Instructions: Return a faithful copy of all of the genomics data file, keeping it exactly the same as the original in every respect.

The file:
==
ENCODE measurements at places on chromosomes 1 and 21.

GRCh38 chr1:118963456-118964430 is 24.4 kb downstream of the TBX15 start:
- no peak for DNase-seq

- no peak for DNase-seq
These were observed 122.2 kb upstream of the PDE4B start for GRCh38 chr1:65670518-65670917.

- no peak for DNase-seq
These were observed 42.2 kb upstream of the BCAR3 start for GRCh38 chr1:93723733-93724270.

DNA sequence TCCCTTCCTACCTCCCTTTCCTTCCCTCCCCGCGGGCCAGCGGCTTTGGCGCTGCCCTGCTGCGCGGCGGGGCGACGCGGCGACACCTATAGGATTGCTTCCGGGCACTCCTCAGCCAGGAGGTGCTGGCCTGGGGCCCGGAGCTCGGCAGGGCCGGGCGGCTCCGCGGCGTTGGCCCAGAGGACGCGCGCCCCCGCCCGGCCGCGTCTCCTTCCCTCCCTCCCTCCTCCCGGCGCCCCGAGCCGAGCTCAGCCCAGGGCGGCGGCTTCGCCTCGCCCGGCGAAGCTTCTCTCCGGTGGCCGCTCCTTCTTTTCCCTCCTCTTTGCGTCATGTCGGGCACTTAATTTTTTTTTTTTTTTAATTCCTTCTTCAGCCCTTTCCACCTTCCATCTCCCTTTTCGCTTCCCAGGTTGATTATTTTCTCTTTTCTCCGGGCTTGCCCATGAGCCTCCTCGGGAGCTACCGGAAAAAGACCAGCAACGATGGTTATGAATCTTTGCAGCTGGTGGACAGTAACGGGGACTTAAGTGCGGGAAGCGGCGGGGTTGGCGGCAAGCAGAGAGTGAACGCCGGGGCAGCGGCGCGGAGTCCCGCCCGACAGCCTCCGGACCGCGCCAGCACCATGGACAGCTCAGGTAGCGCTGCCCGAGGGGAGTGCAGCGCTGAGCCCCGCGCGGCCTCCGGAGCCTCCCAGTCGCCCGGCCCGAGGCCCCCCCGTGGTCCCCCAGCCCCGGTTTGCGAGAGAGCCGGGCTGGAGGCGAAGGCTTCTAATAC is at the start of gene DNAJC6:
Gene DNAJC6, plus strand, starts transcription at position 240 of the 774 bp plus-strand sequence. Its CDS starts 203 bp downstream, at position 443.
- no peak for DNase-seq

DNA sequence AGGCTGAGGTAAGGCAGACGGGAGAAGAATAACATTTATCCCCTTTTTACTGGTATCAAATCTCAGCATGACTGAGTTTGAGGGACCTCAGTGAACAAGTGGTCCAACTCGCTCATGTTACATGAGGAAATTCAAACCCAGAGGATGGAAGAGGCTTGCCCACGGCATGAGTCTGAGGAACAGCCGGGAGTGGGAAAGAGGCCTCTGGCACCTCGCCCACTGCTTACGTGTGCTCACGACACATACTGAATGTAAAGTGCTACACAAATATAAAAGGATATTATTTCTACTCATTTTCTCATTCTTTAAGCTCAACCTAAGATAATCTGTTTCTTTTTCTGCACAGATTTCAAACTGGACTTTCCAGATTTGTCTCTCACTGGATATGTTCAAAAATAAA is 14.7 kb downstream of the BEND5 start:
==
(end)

ENCODE measurements at places on chromosomes 1 and 21.

GRCh38 chr1:118963456-118964430 is 24.4 kb downstream of the TBX15 start:
- no peak for DNase-seq

- no peak for DNase-seq
These were observed 122.2 kb upstream of the PDE4B start for GRCh38 chr1:65670518-65670917.

- no peak for DNase-seq
These were observed 42.2 kb upstream of the BCAR3 start for GRCh38 chr1:93723733-93724270.

DNA sequence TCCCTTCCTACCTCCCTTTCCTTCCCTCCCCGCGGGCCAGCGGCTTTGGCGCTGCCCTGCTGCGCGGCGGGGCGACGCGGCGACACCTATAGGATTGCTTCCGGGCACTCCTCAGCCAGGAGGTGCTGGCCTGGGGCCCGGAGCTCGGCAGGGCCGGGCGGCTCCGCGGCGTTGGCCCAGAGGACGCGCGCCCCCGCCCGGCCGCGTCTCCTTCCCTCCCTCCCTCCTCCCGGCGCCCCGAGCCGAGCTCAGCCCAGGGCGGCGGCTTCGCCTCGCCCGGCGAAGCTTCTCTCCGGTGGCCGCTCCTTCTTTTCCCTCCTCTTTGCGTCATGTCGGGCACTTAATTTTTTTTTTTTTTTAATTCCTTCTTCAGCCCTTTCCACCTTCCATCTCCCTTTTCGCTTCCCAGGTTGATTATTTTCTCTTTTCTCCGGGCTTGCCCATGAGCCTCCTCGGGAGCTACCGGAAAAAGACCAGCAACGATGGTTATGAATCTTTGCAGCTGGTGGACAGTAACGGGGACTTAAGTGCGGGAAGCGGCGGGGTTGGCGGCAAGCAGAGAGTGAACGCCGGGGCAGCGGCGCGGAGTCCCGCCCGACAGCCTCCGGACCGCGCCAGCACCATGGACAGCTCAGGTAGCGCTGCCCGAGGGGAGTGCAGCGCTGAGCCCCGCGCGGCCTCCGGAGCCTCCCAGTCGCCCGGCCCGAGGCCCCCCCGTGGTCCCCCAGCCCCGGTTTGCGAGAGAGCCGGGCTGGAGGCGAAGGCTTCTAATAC is at the start of gene DNAJC6:
Gene DNAJC6, plus strand, starts transcription at position 240 of the 774 bp plus-strand sequence. Its CDS starts 203 bp downstream, at position 443.
- no peak for DNase-seq

DNA sequence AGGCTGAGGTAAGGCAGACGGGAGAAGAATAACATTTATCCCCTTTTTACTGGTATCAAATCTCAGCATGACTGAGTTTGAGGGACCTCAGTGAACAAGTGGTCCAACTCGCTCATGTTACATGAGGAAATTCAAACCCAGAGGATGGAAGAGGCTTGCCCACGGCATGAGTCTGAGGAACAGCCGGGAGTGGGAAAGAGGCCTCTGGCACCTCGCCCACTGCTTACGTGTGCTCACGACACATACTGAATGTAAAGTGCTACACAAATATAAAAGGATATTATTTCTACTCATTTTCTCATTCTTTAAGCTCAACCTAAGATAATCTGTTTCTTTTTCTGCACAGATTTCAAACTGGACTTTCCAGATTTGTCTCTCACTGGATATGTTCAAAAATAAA is 14.7 kb downstream of the BEND5 start: